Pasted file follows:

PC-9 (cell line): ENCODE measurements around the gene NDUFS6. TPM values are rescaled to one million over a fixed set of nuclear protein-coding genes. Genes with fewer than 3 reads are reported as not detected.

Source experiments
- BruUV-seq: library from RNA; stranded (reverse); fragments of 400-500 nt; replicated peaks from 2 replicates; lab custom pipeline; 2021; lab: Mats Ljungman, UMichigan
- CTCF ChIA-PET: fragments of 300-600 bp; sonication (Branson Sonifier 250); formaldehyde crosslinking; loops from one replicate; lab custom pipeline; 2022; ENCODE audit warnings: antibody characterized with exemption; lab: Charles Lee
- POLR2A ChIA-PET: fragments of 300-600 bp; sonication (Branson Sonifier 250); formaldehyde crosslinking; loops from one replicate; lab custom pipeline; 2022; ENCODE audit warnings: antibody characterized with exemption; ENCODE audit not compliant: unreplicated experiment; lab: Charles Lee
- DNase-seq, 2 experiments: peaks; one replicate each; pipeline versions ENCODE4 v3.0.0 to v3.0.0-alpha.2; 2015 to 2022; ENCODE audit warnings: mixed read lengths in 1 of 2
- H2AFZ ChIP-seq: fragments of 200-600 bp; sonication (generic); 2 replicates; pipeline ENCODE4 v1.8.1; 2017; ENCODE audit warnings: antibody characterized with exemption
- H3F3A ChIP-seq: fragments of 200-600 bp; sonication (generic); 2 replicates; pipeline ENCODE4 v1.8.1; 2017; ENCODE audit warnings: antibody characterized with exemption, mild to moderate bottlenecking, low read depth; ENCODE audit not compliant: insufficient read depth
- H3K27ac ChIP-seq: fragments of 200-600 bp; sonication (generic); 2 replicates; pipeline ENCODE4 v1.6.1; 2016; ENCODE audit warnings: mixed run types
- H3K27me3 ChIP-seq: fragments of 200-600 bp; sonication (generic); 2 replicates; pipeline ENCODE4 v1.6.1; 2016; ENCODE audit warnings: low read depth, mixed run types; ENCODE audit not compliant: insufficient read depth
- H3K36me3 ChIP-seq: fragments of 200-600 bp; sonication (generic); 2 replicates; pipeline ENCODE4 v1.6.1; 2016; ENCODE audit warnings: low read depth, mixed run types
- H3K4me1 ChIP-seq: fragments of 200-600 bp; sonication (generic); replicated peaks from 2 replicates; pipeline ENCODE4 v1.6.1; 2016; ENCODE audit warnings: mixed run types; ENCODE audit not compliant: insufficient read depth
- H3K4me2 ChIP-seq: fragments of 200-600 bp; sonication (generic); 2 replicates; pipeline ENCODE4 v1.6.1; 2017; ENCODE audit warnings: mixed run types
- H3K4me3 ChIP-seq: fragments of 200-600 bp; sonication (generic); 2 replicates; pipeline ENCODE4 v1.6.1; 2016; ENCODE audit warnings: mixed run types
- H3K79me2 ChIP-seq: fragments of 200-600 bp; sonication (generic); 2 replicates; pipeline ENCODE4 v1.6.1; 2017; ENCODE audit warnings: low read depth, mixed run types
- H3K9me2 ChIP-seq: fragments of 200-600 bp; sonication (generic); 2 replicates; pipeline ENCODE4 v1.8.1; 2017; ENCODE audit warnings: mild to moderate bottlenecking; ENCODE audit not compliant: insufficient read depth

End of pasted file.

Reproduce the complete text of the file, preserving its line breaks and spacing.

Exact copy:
PC-9 (cell line): ENCODE measurements around the gene NDUFS6. TPM values are rescaled to one million over a fixed set of nuclear protein-coding genes. Genes with fewer than 3 reads are reported as not detected.

Source experiments
- BruUV-seq: library from RNA; stranded (reverse); fragments of 400-500 nt; replicated peaks from 2 replicates; lab custom pipeline; 2021; lab: Mats Ljungman, UMichigan
- CTCF ChIA-PET: fragments of 300-600 bp; sonication (Branson Sonifier 250); formaldehyde crosslinking; loops from one replicate; lab custom pipeline; 2022; ENCODE audit warnings: antibody characterized with exemption; lab: Charles Lee
- POLR2A ChIA-PET: fragments of 300-600 bp; sonication (Branson Sonifier 250); formaldehyde crosslinking; loops from one replicate; lab custom pipeline; 2022; ENCODE audit warnings: antibody characterized with exemption; ENCODE audit not compliant: unreplicated experiment; lab: Charles Lee
- DNase-seq, 2 experiments: peaks; one replicate each; pipeline versions ENCODE4 v3.0.0 to v3.0.0-alpha.2; 2015 to 2022; ENCODE audit warnings: mixed read lengths in 1 of 2
- H2AFZ ChIP-seq: fragments of 200-600 bp; sonication (generic); 2 replicates; pipeline ENCODE4 v1.8.1; 2017; ENCODE audit warnings: antibody characterized with exemption
- H3F3A ChIP-seq: fragments of 200-600 bp; sonication (generic); 2 replicates; pipeline ENCODE4 v1.8.1; 2017; ENCODE audit warnings: antibody characterized with exemption, mild to moderate bottlenecking, low read depth; ENCODE audit not compliant: insufficient read depth
- H3K27ac ChIP-seq: fragments of 200-600 bp; sonication (generic); 2 replicates; pipeline ENCODE4 v1.6.1; 2016; ENCODE audit warnings: mixed run types
- H3K27me3 ChIP-seq: fragments of 200-600 bp; sonication (generic); 2 replicates; pipeline ENCODE4 v1.6.1; 2016; ENCODE audit warnings: low read depth, mixed run types; ENCODE audit not compliant: insufficient read depth
- H3K36me3 ChIP-seq: fragments of 200-600 bp; sonication (generic); 2 replicates; pipeline ENCODE4 v1.6.1; 2016; ENCODE audit warnings: low read depth, mixed run types
- H3K4me1 ChIP-seq: fragments of 200-600 bp; sonication (generic); replicated peaks from 2 replicates; pipeline ENCODE4 v1.6.1; 2016; ENCODE audit warnings: mixed run types; ENCODE audit not compliant: insufficient read depth
- H3K4me2 ChIP-seq: fragments of 200-600 bp; sonication (generic); 2 replicates; pipeline ENCODE4 v1.6.1; 2017; ENCODE audit warnings: mixed run types
- H3K4me3 ChIP-seq: fragments of 200-600 bp; sonication (generic); 2 replicates; pipeline ENCODE4 v1.6.1; 2016; ENCODE audit warnings: mixed run types
- H3K79me2 ChIP-seq: fragments of 200-600 bp; sonication (generic); 2 replicates; pipeline ENCODE4 v1.6.1; 2017; ENCODE audit warnings: low read depth, mixed run types
- H3K9me2 ChIP-seq: fragments of 200-600 bp; sonication (generic); 2 replicates; pipeline ENCODE4 v1.8.1; 2017; ENCODE audit warnings: mild to moderate bottlenecking; ENCODE audit not compliant: insufficient read depth